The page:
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As Latinos age in the Rio Grande Valley, the border region is experiencing a surge of dementia-related disease – pushing scientists to find out why. The rising burden weighs heavily on caregivers such as Lupita Casas. She has spent nearly half her life caring for her father, who has Alzheimer’s, and now her mother, who recently developed dementia. Lupita’s story exemplifies the challenges of caring for ailing parents in an area with scant support and medical resources.

They managed to keep their promise to never put Tomas in a nursing home. Still, Cantú, who now works at a dementia research center, is frustrated by how things played out for her family. She first noticed changes in her father in 2007. Her dad started repeating himself during their daily calls. She took him to his primary care doctor, who insisted nothing was wrong. In the years that followed, her family kept pushing his doctors, including a neurologist, to do a more comprehensive evaluation of his condition.

The family was certain Tomas’ memory was deteriorating. But the doctors kept assuring them that he seemed fine. It wasn’t until 2016 that he was finally diagnosed with Alzheimer’s. By the spring of 2021, her father’s health had deteriorated so much that Cantú began looking for help caring for him. The Valley has many adult day care centers, but as far as she knew none offered care for dementia patients. When she looked for the Alzheimer’s Association’s South Texas chapter, she discovered its office was in San Antonio, nearly four hours away. “Even as a nurse, I didn’t know where to find help, ” Cantú said. A windmill stands near the border of Starr and Hidalgo counties.

CREDIT: Daisy Yuhas A View of the Valley In the Valley, the juxtaposition of affluence and poverty is visible everywhere. On the U. side of the border, at the Valley’s easternmost end, is Brownsville, where Texas “snowbirds, ” the annual visitors from the northern United States, pass through on their way to South Padre Island on the Gulf of Mexico. A few miles east of Brownsville is Elon Musk’s SpaceX facility, where one of the world’s richest men builds and launches rockets alongside one of the poorest medium-sized cities in the country.

So far, Maestre suspects the occurrence of dementia in the Valley could be even higher than the Medicare data suggests. Residents who don’t visit doctors don’t show up in the data. Others may be too embarrassed to tell their doctors about memory problems. But the number of cases could also be lower, Maestre says, because diagnosing dementia is so difficult.

Once those risk factors are identified, individuals — and the agencies and health care providers charged with protecting them — can take meaningful steps against the disease. “That’s how we beat it, ” said O’Bryant, the University of North Texas researcher. “A magic bullet doesn’t exist. We have to pull [dementia] apart, understand the nuances of it, find all the subgroups … then target every pathway. ” O’Bryant’s university, along with Seshadri’s and Maestre’s, is among 10 institutions that are part of the Texas Alzheimer’s Research and Care Consortium, which has supported dozens of projects. “Health disparities are, fundamentally, at their core, a failure of the scientific and medical community, ” he said. “It’s our job to fix it — it’s not on the community. ” O’Bryant, who is non-Hispanic and white, grew up in southern Louisiana’s “Cancer Alley, ” which has some of the highest cancer rates in the country.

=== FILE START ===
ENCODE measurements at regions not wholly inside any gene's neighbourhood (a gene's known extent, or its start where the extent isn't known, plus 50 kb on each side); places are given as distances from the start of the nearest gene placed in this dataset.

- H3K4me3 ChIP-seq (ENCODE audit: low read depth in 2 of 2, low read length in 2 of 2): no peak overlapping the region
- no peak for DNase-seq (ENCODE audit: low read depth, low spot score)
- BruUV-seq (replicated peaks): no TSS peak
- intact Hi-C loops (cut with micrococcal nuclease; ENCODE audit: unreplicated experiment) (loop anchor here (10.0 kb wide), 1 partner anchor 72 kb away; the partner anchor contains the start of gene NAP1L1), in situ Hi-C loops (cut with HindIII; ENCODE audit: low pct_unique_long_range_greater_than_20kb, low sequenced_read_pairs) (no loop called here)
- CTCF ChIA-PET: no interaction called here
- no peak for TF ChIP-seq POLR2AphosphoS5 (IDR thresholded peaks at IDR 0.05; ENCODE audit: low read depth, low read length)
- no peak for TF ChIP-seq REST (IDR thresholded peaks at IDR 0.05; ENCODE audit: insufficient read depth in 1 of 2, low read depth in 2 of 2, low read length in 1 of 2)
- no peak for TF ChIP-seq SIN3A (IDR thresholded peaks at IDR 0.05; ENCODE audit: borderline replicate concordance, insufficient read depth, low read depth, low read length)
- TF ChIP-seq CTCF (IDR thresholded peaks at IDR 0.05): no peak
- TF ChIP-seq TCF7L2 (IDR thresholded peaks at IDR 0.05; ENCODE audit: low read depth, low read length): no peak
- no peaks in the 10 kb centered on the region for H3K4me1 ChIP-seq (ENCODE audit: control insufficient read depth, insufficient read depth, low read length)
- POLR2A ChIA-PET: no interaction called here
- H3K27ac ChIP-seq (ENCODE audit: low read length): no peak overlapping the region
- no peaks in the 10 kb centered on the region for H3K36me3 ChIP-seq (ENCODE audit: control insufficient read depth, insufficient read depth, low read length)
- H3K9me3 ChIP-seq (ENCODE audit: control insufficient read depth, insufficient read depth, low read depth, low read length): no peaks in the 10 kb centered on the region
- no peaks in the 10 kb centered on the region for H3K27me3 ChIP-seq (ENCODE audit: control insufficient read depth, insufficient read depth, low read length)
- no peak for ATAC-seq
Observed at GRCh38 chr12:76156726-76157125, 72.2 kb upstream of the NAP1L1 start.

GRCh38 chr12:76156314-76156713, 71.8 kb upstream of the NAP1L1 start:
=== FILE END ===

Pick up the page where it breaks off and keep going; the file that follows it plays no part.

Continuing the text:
And doctors can’t confirm an Alzheimer’s diagnosis without costly brain imaging or an invasive medical procedure. Determining the true scope of dementia here could help answer questions about how Alzheimer’s and related diseases affect Hispanic communities more broadly. In the next 40 years, Latinos are on track to see the steepest increase in dementia diagnosis of any racial or ethnic group, yet they make up less than 5% of participants in clinical trials.

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Fields of windmills and crops are common features in the largely rural Valley. CREDIT: Daisy Yuhas Untangling the Risk for Dementia Researchers hope their work in the Valley will give them a deeper understanding of the factors that increase the risk for Alzheimer’s and other dementias. Certain genes may contribute. But so can circumstances that people can change or avoid. Some studies suggest literacy alone may have a powerful protective effect.

“You grieve twice, ” said Jessica A. Cantú, who lost her father, Tomas, to dementia in 2021. While Tomas was alive and losing ground to the disease, she mourned. “I still grieve him every day, ” she said. Cantú’s parents moved in with her and her young son when Tomas’ disease worsened. They were better prepared than most families: Cantú is a nurse practitioner and her parents had health insurance.

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